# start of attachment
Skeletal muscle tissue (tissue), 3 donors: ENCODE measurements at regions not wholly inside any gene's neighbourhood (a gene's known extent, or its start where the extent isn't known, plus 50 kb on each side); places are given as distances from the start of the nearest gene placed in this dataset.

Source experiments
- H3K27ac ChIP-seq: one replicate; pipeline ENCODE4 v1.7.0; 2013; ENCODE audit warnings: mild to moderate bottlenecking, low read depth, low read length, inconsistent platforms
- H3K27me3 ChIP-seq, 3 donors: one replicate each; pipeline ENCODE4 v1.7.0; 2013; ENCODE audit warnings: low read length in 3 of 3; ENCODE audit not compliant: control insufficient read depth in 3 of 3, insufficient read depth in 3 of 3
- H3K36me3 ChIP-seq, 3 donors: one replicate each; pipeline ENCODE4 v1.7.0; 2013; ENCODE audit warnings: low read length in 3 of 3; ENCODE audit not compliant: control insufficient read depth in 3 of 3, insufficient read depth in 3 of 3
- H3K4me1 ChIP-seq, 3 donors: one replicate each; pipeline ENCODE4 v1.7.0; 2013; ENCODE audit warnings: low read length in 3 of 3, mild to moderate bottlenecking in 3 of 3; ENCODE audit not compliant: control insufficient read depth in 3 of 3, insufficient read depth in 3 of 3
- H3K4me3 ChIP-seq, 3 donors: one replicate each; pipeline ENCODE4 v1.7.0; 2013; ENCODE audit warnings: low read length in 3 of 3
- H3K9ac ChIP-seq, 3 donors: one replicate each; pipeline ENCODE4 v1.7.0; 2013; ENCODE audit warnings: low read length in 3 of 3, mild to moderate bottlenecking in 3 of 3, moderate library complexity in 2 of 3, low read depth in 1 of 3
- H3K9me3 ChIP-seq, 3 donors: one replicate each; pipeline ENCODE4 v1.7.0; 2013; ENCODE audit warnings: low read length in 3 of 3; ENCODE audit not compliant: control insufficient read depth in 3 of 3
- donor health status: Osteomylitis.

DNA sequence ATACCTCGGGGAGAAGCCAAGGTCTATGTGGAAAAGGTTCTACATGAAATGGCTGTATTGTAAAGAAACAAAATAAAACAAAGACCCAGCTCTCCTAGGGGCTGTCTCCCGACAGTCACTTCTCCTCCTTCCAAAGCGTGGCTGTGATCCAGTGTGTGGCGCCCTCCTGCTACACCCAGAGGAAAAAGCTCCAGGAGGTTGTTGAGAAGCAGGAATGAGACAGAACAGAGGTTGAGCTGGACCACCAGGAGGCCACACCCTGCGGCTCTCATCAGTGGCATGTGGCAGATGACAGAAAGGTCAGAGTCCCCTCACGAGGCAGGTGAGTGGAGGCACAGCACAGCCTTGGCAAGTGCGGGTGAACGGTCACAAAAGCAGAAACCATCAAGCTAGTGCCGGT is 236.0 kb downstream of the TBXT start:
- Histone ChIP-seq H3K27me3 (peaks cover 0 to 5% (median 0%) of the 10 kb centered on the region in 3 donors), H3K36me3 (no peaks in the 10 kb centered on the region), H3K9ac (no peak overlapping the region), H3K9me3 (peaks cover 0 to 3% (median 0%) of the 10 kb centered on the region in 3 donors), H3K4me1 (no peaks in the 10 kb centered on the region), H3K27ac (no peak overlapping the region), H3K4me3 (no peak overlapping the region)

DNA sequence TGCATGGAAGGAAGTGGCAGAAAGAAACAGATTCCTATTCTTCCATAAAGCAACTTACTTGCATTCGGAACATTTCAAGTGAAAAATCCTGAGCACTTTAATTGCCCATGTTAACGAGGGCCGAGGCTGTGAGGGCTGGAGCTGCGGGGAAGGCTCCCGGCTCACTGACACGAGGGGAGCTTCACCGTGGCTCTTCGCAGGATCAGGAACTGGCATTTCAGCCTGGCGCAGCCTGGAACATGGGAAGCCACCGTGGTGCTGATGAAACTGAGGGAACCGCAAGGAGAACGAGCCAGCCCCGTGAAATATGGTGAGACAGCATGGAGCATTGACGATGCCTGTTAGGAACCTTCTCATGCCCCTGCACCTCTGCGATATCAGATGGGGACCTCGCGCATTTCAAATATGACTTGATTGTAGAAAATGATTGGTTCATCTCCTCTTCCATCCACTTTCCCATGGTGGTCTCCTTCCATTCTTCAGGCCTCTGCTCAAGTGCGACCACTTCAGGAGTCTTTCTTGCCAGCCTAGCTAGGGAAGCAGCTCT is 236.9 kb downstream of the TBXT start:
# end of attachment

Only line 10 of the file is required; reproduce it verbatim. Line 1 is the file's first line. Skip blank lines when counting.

- donor health status: Osteomylitis.